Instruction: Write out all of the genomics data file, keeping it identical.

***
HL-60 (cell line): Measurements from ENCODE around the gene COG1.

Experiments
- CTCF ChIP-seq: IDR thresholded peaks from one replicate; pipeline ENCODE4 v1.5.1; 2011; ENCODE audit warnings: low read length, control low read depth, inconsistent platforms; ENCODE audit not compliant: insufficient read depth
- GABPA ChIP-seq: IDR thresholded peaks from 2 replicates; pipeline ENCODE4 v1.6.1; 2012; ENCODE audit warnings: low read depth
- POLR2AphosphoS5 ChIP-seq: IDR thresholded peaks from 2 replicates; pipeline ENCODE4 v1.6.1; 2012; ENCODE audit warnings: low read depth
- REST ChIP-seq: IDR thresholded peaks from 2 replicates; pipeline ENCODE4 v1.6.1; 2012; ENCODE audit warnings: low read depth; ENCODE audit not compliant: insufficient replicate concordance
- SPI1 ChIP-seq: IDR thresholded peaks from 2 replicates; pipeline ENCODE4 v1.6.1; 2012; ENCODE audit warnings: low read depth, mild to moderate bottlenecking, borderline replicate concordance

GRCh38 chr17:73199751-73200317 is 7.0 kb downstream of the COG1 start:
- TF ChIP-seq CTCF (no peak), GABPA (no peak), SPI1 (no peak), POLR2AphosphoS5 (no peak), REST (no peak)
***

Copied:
HL-60 (cell line): Measurements from ENCODE around the gene COG1.

Experiments
- CTCF ChIP-seq: IDR thresholded peaks from one replicate; pipeline ENCODE4 v1.5.1; 2011; ENCODE audit warnings: low read length, control low read depth, inconsistent platforms; ENCODE audit not compliant: insufficient read depth
- GABPA ChIP-seq: IDR thresholded peaks from 2 replicates; pipeline ENCODE4 v1.6.1; 2012; ENCODE audit warnings: low read depth
- POLR2AphosphoS5 ChIP-seq: IDR thresholded peaks from 2 replicates; pipeline ENCODE4 v1.6.1; 2012; ENCODE audit warnings: low read depth
- REST ChIP-seq: IDR thresholded peaks from 2 replicates; pipeline ENCODE4 v1.6.1; 2012; ENCODE audit warnings: low read depth; ENCODE audit not compliant: insufficient replicate concordance
- SPI1 ChIP-seq: IDR thresholded peaks from 2 replicates; pipeline ENCODE4 v1.6.1; 2012; ENCODE audit warnings: low read depth, mild to moderate bottlenecking, borderline replicate concordance

GRCh38 chr17:73199751-73200317 is 7.0 kb downstream of the COG1 start:
- TF ChIP-seq CTCF (no peak), GABPA (no peak), SPI1 (no peak), POLR2AphosphoS5 (no peak), REST (no peak)